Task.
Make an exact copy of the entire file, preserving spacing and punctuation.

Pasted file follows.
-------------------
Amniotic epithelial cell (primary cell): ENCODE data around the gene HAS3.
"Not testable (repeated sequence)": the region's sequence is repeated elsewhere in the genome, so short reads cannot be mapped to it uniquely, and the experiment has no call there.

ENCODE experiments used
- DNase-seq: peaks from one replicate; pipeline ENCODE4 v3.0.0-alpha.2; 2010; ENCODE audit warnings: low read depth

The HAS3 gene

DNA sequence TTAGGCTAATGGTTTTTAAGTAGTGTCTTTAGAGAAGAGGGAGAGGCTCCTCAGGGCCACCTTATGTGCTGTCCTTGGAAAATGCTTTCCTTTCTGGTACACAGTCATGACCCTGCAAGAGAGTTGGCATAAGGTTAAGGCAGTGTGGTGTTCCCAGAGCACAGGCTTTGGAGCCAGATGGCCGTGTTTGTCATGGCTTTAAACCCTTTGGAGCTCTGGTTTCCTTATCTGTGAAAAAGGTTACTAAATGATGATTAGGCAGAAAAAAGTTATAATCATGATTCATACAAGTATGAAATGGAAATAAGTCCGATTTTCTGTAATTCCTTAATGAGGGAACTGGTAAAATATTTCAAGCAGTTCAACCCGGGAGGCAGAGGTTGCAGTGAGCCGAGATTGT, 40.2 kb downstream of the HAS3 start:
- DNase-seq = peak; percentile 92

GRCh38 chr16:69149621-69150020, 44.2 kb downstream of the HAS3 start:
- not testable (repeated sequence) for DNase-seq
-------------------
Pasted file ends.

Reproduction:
Amniotic epithelial cell (primary cell): ENCODE data around the gene HAS3.
"Not testable (repeated sequence)": the region's sequence is repeated elsewhere in the genome, so short reads cannot be mapped to it uniquely, and the experiment has no call there.

ENCODE experiments used
- DNase-seq: peaks from one replicate; pipeline ENCODE4 v3.0.0-alpha.2; 2010; ENCODE audit warnings: low read depth

The HAS3 gene

DNA sequence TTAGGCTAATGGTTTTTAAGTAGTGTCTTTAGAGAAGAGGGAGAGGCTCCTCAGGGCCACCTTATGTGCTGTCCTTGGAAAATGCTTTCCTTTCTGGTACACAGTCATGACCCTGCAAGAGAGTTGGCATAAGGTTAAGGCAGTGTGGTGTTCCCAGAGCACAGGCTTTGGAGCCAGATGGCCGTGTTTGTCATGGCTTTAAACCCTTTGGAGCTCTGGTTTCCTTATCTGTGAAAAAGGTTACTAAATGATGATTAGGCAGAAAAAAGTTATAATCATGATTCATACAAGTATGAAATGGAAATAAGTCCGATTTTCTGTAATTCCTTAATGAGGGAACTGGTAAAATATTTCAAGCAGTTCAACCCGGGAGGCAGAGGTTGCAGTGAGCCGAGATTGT, 40.2 kb downstream of the HAS3 start:
- DNase-seq = peak; percentile 92

GRCh38 chr16:69149621-69150020, 44.2 kb downstream of the HAS3 start:
- not testable (repeated sequence) for DNase-seq